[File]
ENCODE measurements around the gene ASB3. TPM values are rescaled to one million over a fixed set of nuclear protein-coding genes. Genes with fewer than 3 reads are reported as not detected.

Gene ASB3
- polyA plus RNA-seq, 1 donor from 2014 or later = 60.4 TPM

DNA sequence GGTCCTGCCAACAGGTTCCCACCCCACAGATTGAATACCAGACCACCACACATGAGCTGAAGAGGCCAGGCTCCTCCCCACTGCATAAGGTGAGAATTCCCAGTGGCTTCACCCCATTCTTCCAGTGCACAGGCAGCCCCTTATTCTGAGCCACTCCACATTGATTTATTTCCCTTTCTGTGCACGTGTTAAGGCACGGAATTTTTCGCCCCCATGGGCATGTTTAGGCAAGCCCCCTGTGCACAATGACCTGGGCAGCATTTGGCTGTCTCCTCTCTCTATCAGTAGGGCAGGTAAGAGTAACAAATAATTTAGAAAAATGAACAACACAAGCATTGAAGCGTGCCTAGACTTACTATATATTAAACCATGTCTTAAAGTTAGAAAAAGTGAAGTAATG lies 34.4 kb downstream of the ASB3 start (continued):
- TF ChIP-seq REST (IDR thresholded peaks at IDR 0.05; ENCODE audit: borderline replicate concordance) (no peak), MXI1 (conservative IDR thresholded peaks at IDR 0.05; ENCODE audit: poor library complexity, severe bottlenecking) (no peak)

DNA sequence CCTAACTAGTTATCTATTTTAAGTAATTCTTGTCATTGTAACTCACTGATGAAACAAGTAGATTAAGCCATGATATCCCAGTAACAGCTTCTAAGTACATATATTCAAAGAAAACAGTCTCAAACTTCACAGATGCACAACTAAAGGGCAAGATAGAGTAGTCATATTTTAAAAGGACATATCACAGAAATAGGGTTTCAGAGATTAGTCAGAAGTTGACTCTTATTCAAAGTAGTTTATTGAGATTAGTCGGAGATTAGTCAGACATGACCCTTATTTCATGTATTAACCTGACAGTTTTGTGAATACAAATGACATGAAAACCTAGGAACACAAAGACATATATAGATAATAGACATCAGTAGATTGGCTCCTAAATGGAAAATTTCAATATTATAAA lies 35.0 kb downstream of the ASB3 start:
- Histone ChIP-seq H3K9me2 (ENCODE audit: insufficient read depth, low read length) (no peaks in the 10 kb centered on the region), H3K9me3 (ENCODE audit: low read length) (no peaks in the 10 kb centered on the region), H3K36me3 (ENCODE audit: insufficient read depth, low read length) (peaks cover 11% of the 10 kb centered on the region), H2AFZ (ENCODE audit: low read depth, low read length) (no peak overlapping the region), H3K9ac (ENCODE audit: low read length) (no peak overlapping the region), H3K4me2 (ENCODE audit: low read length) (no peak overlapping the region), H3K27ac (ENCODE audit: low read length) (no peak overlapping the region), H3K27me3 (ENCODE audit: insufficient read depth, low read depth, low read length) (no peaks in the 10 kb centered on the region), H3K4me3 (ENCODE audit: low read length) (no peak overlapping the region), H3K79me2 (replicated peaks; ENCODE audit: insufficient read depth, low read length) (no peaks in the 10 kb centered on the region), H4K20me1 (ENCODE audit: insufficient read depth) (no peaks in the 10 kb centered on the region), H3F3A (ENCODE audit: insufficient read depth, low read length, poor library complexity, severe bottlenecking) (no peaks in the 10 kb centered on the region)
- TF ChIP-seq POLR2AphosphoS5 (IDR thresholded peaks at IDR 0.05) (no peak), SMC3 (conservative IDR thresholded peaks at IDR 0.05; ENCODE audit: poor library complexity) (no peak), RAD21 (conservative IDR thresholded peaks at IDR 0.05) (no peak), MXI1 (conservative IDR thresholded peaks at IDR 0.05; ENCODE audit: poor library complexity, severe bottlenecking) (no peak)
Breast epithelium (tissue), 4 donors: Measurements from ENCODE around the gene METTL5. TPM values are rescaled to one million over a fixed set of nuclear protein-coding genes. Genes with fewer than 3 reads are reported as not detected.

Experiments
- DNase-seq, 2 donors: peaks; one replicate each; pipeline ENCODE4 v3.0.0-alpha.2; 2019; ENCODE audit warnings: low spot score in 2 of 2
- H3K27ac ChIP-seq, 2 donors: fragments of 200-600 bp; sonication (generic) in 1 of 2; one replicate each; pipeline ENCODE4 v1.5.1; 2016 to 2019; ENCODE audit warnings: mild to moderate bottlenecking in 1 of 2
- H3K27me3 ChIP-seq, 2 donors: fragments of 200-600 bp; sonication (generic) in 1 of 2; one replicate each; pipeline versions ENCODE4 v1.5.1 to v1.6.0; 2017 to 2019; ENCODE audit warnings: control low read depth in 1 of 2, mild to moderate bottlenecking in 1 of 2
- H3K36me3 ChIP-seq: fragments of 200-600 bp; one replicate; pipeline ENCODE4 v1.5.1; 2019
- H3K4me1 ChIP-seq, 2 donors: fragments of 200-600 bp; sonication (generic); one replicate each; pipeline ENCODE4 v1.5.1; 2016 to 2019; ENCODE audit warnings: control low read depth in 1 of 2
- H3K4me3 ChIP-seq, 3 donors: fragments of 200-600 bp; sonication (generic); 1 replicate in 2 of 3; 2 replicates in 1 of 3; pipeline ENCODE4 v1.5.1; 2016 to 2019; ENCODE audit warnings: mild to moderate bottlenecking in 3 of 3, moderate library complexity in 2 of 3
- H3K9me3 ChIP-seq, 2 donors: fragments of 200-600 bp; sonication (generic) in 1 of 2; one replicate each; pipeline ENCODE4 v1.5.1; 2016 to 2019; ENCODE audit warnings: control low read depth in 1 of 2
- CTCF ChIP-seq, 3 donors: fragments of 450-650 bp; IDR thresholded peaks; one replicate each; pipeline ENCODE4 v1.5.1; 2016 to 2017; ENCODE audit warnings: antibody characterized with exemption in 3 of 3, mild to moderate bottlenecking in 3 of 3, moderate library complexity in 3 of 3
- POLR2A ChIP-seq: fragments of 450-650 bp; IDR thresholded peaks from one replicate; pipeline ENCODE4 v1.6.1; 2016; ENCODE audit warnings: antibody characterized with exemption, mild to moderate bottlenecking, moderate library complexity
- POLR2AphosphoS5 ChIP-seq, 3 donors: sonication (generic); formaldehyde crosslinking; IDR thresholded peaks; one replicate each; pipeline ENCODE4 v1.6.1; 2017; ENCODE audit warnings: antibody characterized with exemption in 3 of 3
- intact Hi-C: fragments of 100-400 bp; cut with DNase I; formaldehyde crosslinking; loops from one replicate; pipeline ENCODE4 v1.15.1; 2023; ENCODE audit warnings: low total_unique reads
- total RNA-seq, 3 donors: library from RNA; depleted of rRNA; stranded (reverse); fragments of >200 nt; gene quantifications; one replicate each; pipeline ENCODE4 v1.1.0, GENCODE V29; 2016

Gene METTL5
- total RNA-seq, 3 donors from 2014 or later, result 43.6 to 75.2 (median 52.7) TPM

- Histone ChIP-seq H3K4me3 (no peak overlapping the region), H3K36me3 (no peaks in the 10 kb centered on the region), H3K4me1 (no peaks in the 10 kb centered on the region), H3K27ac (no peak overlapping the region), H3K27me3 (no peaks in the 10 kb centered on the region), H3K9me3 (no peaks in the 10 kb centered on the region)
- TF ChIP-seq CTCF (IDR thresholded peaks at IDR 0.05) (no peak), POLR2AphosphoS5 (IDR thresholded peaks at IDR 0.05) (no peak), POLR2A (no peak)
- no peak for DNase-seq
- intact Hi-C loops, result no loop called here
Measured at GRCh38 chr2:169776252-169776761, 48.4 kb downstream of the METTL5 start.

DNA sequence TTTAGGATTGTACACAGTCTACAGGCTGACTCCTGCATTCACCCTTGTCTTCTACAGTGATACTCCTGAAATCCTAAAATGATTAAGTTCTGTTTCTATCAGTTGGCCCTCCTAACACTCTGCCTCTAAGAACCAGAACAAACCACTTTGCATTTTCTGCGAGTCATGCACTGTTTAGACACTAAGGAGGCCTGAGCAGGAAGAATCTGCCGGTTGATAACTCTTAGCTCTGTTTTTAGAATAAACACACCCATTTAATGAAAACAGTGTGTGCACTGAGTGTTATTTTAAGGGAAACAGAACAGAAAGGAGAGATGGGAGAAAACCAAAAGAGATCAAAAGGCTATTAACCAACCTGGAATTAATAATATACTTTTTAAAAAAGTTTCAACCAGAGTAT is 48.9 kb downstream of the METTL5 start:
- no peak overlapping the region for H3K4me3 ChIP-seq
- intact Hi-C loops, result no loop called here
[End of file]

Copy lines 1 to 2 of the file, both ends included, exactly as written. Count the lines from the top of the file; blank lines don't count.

ENCODE measurements around the gene ASB3. TPM values are rescaled to one million over a fixed set of nuclear protein-coding genes. Genes with fewer than 3 reads are reported as not detected.

Gene ASB3